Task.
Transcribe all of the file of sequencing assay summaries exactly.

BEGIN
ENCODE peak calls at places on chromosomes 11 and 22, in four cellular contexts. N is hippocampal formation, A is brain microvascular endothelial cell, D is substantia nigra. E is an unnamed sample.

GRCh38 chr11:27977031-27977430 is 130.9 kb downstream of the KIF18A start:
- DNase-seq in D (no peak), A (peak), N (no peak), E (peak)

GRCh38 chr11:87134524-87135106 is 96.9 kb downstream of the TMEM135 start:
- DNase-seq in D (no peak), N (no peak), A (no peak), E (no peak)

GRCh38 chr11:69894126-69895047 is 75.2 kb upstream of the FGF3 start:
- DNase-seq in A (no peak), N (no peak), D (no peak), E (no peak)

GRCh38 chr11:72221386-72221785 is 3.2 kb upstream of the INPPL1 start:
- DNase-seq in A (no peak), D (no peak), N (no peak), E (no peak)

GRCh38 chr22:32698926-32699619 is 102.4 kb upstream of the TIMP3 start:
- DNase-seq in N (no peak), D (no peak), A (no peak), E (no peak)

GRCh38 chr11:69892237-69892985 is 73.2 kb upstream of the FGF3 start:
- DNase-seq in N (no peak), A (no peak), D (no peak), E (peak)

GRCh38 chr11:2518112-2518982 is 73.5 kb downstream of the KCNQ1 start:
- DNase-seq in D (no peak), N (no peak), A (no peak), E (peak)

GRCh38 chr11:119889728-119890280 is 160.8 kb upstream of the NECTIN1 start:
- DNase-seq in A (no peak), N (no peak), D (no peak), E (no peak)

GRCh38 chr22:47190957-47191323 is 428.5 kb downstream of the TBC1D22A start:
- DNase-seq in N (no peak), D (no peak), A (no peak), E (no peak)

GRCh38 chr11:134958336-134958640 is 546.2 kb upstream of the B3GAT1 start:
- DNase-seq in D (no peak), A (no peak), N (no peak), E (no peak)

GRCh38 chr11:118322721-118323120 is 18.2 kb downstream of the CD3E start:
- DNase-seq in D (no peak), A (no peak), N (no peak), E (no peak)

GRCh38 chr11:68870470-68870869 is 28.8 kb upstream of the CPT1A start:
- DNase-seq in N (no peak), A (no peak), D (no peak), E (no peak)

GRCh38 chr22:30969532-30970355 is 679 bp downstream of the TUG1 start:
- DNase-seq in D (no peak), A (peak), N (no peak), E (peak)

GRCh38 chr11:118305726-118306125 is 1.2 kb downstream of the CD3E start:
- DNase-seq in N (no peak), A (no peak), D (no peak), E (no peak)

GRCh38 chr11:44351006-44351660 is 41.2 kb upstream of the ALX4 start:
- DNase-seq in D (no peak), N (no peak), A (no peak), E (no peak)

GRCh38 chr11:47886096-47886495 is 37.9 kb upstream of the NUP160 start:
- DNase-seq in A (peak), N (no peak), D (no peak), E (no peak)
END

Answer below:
ENCODE peak calls at places on chromosomes 11 and 22, in four cellular contexts. N is hippocampal formation, A is brain microvascular endothelial cell, D is substantia nigra. E is an unnamed sample.

GRCh38 chr11:27977031-27977430 is 130.9 kb downstream of the KIF18A start:
- DNase-seq in D (no peak), A (peak), N (no peak), E (peak)

GRCh38 chr11:87134524-87135106 is 96.9 kb downstream of the TMEM135 start:
- DNase-seq in D (no peak), N (no peak), A (no peak), E (no peak)

GRCh38 chr11:69894126-69895047 is 75.2 kb upstream of the FGF3 start:
- DNase-seq in A (no peak), N (no peak), D (no peak), E (no peak)

GRCh38 chr11:72221386-72221785 is 3.2 kb upstream of the INPPL1 start:
- DNase-seq in A (no peak), D (no peak), N (no peak), E (no peak)

GRCh38 chr22:32698926-32699619 is 102.4 kb upstream of the TIMP3 start:
- DNase-seq in N (no peak), D (no peak), A (no peak), E (no peak)

GRCh38 chr11:69892237-69892985 is 73.2 kb upstream of the FGF3 start:
- DNase-seq in N (no peak), A (no peak), D (no peak), E (peak)

GRCh38 chr11:2518112-2518982 is 73.5 kb downstream of the KCNQ1 start:
- DNase-seq in D (no peak), N (no peak), A (no peak), E (peak)

GRCh38 chr11:119889728-119890280 is 160.8 kb upstream of the NECTIN1 start:
- DNase-seq in A (no peak), N (no peak), D (no peak), E (no peak)

GRCh38 chr22:47190957-47191323 is 428.5 kb downstream of the TBC1D22A start:
- DNase-seq in N (no peak), D (no peak), A (no peak), E (no peak)

GRCh38 chr11:134958336-134958640 is 546.2 kb upstream of the B3GAT1 start:
- DNase-seq in D (no peak), A (no peak), N (no peak), E (no peak)

GRCh38 chr11:118322721-118323120 is 18.2 kb downstream of the CD3E start:
- DNase-seq in D (no peak), A (no peak), N (no peak), E (no peak)

GRCh38 chr11:68870470-68870869 is 28.8 kb upstream of the CPT1A start:
- DNase-seq in N (no peak), A (no peak), D (no peak), E (no peak)

GRCh38 chr22:30969532-30970355 is 679 bp downstream of the TUG1 start:
- DNase-seq in D (no peak), A (peak), N (no peak), E (peak)

GRCh38 chr11:118305726-118306125 is 1.2 kb downstream of the CD3E start:
- DNase-seq in N (no peak), A (no peak), D (no peak), E (no peak)

GRCh38 chr11:44351006-44351660 is 41.2 kb upstream of the ALX4 start:
- DNase-seq in D (no peak), N (no peak), A (no peak), E (no peak)

GRCh38 chr11:47886096-47886495 is 37.9 kb upstream of the NUP160 start:
- DNase-seq in A (peak), N (no peak), D (no peak), E (no peak)